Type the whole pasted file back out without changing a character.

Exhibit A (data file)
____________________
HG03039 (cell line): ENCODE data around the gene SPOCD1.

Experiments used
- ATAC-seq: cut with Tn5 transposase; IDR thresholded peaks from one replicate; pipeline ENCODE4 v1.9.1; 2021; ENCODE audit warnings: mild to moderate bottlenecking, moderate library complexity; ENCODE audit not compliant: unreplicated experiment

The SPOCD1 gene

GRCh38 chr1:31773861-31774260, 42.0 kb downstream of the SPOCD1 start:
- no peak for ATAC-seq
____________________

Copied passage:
HG03039 (cell line): ENCODE data around the gene SPOCD1.

Experiments used
- ATAC-seq: cut with Tn5 transposase; IDR thresholded peaks from one replicate; pipeline ENCODE4 v1.9.1; 2021; ENCODE audit warnings: mild to moderate bottlenecking, moderate library complexity; ENCODE audit not compliant: unreplicated experiment

The SPOCD1 gene

GRCh38 chr1:31773861-31774260, 42.0 kb downstream of the SPOCD1 start:
- no peak for ATAC-seq